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Mississauga, Ontario L4W 5N6 CANADA



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Canadian Standards

In Canada, each province has its own regulatory body for occupational health and safety, such as the Ministry of Labour in Ontario. There are fourteen jurisdictions – one federal, ten provincial, and three territorial – each governing the way industrial safety is implemented and enforced in their specific province or territory. Federal legislation covers employees of the federal government and Crown agencies and corporations across Canada. In each province or territory, there is an act (typically called the Occupational Health and Safety Act, or something similar) which applies to most workplaces in that region.

Duties of Employers and Other Persons
The various Occupation Health and Safety Acts impose duties on those who have any degree of control over the workplace, the materials and equipment in the workplace, and the direction of the work force. There is a general duty on employers to take all reasonable precautions to protect the health and safety of workers. In addition, the Act and regulations set out many specific responsibilities of the employer. For example, there are duties that specifically relate to toxic substances, hazardous machinery, worker education, and personal protective equipment. There is a duty on all officers and directors of corporations to ensure that their corporations comply with the Act and regulations. The duties of workers are generally to work safely, in accordance with the Act and regulations.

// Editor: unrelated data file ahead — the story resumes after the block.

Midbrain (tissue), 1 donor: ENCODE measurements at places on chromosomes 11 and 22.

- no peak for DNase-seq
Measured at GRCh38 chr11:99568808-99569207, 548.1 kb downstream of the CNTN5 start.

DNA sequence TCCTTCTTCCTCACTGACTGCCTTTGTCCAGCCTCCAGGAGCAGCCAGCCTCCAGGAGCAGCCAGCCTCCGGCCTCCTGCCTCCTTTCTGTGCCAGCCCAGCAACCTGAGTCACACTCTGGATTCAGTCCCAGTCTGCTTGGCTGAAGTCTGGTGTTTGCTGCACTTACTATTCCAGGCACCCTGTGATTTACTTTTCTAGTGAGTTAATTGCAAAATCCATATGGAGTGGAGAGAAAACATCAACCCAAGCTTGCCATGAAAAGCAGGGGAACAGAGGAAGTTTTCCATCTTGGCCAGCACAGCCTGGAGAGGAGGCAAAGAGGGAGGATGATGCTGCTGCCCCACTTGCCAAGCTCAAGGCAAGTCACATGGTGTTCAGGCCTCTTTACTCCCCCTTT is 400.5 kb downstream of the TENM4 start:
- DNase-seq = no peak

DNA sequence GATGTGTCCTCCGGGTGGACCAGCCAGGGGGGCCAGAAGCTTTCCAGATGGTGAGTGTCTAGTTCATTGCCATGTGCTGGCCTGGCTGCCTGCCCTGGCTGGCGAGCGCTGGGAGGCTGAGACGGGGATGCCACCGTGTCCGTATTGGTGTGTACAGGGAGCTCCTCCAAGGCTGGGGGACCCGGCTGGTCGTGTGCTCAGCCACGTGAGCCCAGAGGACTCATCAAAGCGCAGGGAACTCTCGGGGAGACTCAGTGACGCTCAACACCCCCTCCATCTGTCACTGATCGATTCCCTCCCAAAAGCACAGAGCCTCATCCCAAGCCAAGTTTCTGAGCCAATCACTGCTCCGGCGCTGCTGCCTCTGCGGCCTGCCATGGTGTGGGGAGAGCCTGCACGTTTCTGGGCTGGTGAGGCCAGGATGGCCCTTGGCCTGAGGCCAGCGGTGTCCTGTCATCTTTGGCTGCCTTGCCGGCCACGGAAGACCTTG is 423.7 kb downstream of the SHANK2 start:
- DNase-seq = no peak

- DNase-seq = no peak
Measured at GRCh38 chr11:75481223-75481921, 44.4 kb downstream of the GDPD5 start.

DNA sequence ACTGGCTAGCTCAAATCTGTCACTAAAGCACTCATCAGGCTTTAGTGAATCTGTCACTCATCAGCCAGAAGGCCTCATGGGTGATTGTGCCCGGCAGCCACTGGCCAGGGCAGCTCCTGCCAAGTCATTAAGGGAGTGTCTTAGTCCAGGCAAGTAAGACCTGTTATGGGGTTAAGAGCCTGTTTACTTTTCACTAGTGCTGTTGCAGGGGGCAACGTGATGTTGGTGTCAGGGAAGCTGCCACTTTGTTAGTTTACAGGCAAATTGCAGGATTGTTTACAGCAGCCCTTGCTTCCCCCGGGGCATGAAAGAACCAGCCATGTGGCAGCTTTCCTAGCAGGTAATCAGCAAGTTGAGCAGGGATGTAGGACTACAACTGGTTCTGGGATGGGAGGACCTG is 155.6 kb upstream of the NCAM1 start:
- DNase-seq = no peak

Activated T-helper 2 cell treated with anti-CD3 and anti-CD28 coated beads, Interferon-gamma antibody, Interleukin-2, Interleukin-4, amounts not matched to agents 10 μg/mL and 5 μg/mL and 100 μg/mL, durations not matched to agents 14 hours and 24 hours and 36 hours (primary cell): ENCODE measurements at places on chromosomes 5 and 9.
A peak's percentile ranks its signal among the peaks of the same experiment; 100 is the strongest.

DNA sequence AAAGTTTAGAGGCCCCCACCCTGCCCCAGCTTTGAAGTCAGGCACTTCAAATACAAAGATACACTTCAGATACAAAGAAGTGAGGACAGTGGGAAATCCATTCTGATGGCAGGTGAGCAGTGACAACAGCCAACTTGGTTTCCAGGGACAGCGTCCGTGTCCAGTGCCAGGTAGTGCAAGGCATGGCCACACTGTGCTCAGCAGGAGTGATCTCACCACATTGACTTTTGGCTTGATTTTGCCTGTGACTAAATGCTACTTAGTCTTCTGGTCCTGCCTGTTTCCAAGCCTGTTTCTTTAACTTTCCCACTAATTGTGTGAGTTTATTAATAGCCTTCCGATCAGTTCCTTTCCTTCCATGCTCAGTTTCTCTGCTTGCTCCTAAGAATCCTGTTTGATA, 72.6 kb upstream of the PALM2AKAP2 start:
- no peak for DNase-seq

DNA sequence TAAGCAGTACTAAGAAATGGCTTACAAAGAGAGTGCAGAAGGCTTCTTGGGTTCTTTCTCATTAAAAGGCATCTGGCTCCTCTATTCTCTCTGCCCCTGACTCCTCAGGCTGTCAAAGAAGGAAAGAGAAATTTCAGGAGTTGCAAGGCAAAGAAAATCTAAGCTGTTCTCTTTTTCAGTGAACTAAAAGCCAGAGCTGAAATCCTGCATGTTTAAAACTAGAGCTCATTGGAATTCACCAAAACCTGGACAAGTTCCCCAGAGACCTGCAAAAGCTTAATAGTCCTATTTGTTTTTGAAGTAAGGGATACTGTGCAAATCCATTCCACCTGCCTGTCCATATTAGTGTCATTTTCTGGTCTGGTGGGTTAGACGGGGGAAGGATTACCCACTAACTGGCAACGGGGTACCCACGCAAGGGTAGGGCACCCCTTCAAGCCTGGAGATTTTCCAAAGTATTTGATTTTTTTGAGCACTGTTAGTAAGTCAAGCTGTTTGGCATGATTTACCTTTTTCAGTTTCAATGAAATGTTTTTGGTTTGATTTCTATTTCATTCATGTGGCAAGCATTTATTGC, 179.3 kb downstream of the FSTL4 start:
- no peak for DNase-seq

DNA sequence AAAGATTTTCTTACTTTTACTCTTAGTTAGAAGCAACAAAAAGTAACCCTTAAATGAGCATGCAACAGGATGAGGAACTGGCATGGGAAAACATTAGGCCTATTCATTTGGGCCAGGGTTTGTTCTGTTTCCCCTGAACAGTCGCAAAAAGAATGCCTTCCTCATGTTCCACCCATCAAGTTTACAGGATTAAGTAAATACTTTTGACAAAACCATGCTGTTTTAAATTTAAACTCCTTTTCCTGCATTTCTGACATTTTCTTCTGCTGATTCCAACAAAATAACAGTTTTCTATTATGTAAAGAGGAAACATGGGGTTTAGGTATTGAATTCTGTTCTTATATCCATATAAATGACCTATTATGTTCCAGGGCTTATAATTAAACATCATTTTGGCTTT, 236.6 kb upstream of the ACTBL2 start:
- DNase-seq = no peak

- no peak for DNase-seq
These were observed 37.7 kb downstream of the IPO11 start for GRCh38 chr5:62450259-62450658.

There is also a national Canadian Standards Association (CSA) that sets safety standards which are voluntary and represent best practices. CSA standards may be enforced by law when referenced in provincial, territorial or federal legislation or regulations. These standards are designed to be complem-entary to the actions of government in tackling the issue of worker safety and can provide tools to help organizations comply with regulations and demonstrate due diligence.

Relevant Canadian Standards

CAN/CSA-Z142-10  Code for Power Press Operation: Health, Safety, and Guarding Requirements

CAN/CSA-Z432-16  Safeguarding of Machinery

CAN/CSA-Z434-14  Industrial Robots and Robot Systems – General Safety Requirements

CAN/CSA-Z460-13  Control of Hazardous Energy – Lockout and Other Methods

CAN/CSA-Z462-15  Workplace Electrical Safety

CAN/CSA-Z1002  Injury Risk Assessment and Management

CAN/CSA-Z1006-16  Work in Confined Spaces 

CAN/CSA-Z1004-12  General Workplace Ergonomics

CAN/CSA Z1000-06  Occupational Health and Safety Management

CAN/CSA-Z1600-14  Emergency Management and Business Continuity Programs

Context Column

Canadian Regulatory Agencies

Please find the regulatory agency in each province and territory as below:

Alberta: Workplace Health and Safety, Alberta Employment and Immigration

British Columbia: WorkSafeBC

Manitoba: SAFE Manitoba

New Brunswick: WorkSafeNB

Newfoundland and Labrador: Occupational Health and Safety Branch, Department of Government Services

Northwest Territories and Nunavut: Workers’ Compensation Board of the Northwest Territories and Nunavut

Nova Scotia: Occupational Health & Safety Division, Nova Scotia Labour and Workforce Development

Ontario: Occupational Health and Safety Branch, Ministry of Labour

Prince Edward Island: Occupational Health and Safety Division, Workers’ Compensation Board

Quebec: Commission de la santé et de la sécurité du travail du Québec (Occupational Health and Safety Commission of Quebec)

Saskatchewan: Occupational Health and Safety Division, Saskatchewan Ministry of Advanced Education, Employment and Labour

Yukon: Yukon Workers’ Compensation Health and Safety Board